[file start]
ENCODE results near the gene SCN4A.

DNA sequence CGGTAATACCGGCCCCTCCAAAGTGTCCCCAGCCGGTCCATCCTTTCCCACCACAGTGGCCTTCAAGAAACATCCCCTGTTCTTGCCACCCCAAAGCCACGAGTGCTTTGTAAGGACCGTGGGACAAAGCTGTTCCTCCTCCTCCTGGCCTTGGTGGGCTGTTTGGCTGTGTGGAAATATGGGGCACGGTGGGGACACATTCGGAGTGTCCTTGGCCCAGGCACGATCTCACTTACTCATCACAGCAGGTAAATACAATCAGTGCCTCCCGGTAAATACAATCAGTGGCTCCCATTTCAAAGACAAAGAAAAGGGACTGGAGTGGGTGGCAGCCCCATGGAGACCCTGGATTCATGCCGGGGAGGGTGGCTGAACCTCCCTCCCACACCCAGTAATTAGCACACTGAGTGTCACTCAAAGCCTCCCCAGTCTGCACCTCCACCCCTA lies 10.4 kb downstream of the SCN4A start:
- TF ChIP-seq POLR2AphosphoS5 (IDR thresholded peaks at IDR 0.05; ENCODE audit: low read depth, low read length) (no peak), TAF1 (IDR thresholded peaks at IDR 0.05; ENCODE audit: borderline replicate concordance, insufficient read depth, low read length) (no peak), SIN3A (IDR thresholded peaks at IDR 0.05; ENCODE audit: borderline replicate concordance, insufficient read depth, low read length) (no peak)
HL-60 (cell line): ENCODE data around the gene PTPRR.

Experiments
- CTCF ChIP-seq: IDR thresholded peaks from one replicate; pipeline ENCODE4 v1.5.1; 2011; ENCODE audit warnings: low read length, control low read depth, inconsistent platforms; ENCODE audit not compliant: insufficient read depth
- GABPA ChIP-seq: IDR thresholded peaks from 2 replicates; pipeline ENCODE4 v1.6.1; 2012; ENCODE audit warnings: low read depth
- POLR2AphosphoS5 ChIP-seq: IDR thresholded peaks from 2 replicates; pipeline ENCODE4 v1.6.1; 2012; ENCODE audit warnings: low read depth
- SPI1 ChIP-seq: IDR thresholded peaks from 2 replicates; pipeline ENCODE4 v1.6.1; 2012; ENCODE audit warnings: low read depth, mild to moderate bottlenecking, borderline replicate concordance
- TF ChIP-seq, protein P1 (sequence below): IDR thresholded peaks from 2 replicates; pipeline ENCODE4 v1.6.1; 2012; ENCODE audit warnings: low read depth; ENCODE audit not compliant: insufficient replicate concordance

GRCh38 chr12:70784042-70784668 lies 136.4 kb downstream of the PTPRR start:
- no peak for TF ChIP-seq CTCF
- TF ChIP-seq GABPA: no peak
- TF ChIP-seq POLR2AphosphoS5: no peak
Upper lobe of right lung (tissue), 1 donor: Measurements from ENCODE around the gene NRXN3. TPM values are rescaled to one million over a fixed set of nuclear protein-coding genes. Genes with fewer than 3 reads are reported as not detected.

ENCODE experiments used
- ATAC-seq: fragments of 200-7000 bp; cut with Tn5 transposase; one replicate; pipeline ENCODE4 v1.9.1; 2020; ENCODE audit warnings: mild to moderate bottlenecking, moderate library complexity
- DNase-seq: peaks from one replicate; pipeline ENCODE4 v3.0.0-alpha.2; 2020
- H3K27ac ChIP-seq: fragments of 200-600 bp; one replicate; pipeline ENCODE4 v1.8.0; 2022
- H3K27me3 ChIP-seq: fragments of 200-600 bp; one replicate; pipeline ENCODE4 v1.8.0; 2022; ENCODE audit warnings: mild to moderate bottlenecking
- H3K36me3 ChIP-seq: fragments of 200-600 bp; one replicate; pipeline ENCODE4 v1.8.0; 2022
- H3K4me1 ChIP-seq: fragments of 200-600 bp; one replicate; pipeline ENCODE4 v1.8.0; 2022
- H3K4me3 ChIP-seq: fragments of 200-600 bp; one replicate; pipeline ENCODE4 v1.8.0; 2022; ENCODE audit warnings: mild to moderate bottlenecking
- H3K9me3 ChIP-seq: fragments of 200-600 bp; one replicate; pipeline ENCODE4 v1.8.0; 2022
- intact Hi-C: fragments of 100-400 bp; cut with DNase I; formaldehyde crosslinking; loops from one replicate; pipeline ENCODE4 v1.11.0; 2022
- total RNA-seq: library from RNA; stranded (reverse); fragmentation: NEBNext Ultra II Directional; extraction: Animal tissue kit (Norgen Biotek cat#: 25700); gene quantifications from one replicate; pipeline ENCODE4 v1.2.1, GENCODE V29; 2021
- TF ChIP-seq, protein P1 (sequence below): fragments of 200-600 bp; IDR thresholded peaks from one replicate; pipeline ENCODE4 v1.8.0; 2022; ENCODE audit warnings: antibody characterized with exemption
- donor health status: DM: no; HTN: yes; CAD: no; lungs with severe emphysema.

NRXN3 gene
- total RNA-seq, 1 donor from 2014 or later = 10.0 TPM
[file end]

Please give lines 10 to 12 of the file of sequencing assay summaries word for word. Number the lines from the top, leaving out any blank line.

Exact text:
- TF ChIP-seq, protein P1 (sequence below): IDR thresholded peaks from 2 replicates; pipeline ENCODE4 v1.6.1; 2012; ENCODE audit warnings: low read depth; ENCODE audit not compliant: insufficient replicate concordance

GRCh38 chr12:70784042-70784668 lies 136.4 kb downstream of the PTPRR start:
- no peak for TF ChIP-seq CTCF